This blog was written by the LWVUS National Popular Vote Task Force.
The "Voter Choice Ballot" (VCB) is a new proposal for electoral college reform advocated by “Making Every Vote Count” (MEVC). With enough ‘yes’ votes, a state acting under the VCB would award its electoral votes to the candidate who’d won the nationwide popular vote, contingent upon voters’ responses to a ballot question (see below).
This is different from the National Popular Vote Interstate Compact (NPVIC), which has states award their electoral votes to the winner of the popular vote outright (i.e. voters are not asked the question below). The NPVIC would only go into effect when the states in the Compact collectively represent a majority of the electoral votes (at least 270 of 538), thus guaranteeing the presidency to the national popular vote winner. No such guarantee exists with the VCB proposal.
The Ballot Question
Under MEVC’s proposed VCB plan, a voter would first vote for President and then vote on the following ”yes/no” question:
“Do you want the candidate who receives the most votes in the nation to become the President? If you do, fill in the oval next to YES.”
After the voter answers, the following statement is provided:
“The state will count the votes for all those who filled in the YES oval as cast for the winner of the national popular vote for the purpose of appointing electors as otherwise provided by this state’s law.”
Every voter who votes "yes" on the question but voted for anyone other than the national popular vote winner will have their vote transferred to the candidate who won the national popular vote.
The vague phrase “as otherwise provided by this state’s law” means that the vote just cast for President will be subtracted from the chosen candidate and added to the candidate that the voter just voted against if: (1) the opposing candidate is ahead nationally, even if (2) the voter’s choice is ahead in their state.
The LWVUS National Popular Vote Task Force Opposes this Proposed Measure
Two of the significant reasons the LWV has both opposed the Electoral College for more than 50 years and supports the National Popular Vote (Interstate) plan are:
- We support the idea that every vote should be equal.
- We believe that the candidate who wins the most votes for the presidency should be guaranteed the office.
The Voter Choice Ballot (VCB) proposal does not guarantee either of these goals. We trust that the group putting the plan forth (Making Every Vote Count) has a purpose that is admirable and well-intended. Nevertheless, we find major weaknesses with the recently developed system.
Simply stated, this proposal would prevent all votes from being equal and wouldn’t guarantee the presidency to the candidate who wins the most votes in all 50 states and DC.
Our Concerns with VCB
- The Voter Choice Ballot (VCB) is confusing. We believe voters would be tempted by the ballot question, which many Americans support in theory (namely, the winner being the candidate who receives the most votes). However, the application of further steps is unnecessarily convoluted.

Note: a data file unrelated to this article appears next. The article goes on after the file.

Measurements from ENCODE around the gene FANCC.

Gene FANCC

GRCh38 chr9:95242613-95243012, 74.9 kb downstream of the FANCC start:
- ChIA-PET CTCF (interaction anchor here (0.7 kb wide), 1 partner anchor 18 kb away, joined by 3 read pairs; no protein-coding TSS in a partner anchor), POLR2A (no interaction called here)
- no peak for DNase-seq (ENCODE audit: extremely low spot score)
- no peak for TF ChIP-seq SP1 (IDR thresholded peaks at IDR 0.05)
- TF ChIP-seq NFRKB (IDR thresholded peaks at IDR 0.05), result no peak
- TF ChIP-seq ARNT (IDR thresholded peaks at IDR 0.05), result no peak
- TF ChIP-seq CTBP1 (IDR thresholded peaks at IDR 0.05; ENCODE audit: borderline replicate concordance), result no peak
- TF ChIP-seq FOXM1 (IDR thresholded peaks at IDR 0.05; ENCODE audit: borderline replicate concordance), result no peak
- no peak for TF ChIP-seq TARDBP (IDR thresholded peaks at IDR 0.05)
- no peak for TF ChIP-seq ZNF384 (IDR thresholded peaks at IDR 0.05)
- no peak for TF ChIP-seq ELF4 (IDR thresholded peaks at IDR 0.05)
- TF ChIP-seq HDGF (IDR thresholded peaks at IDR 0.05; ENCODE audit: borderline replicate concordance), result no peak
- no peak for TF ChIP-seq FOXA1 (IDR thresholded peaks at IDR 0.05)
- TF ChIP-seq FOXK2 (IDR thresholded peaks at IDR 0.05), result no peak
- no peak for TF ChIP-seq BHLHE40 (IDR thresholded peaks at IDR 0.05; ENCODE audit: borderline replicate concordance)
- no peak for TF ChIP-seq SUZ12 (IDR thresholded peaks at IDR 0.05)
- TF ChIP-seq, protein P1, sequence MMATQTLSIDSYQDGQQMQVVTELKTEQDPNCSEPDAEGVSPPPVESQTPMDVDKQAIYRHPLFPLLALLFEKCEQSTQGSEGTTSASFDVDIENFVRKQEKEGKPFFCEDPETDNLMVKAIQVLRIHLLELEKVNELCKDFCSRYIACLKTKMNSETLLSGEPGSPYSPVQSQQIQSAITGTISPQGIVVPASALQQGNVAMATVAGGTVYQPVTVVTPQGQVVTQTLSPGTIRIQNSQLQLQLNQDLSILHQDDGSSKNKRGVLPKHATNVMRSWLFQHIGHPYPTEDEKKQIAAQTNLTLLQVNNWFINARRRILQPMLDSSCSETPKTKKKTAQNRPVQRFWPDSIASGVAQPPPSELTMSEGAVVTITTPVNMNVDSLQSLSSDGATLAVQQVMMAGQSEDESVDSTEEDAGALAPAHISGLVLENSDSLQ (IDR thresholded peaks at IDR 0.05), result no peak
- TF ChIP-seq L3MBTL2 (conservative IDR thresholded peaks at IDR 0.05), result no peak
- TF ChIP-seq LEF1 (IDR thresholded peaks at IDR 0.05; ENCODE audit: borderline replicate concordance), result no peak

- Voters would quite likely be annoyed — and surprised — to find that, because they support the idea that the candidate with the most nationwide votes should win, the choice on their own individual ballot may be flipped.
- The unilateral enactment by individual states would put some states and state political parties at a disadvantage.
- The LWV does not encourage strategic voting (as per our 2020 Electoral System position); the VCB system may cause strategic planning among voters and parties within the states.
- We question the idea and doubt the likelihood of systematically and strategically enacting the VCB plan by politically balanced state pairs.
- Most states (thus most voters) would continue to be ignored, as VCB does not solve the problem of ‘swing states.’
- The National Popular Vote organization, which opposes VCB, theorizes two points about its effect on battleground states: namely that “the most efficient way for a candidate to win electoral votes under VCB is to redouble efforts to win popular votes in existing battleground states—not to campaign in spectator states” and that “if a battleground state enacted VCB, it would be exchanging its current high level of attention from candidates for less attention than its population warrants.” The League of Women Voters agrees with that analysis.
- Finally, unlike the NPVIC, the VCB proposal does not guarantee the presidency to the candidate who receives the most votes in all states and DC.
In the League, we see a continued struggle to clarify the differences between the Electoral College and using the NPVIC; we believe another such plan (and one with numerous weaknesses) would cause even more confusion. Advocacy for the VBC will, at the least, cause confusion about what could be achieved through the NPVIC, and at the worst aid the continued use of the Electoral College as it currently stands. Either result jeopardizes our goals as outlined above, particularly ensuring that every vote is equal.
Learn more about our opposition to the electoral college and support of the NPVIC .
The Latest from the League
Next week, the Electoral College will convene as is required by the Constitution to formally elect the next president and vice president of the United States.
Adapted from a pamphlet published by the League of Women Voters Education Fund in 1980
The Electoral College has been a part of our democratic process since the start, but what does it really do and what can we expect this year? Here is what you should know.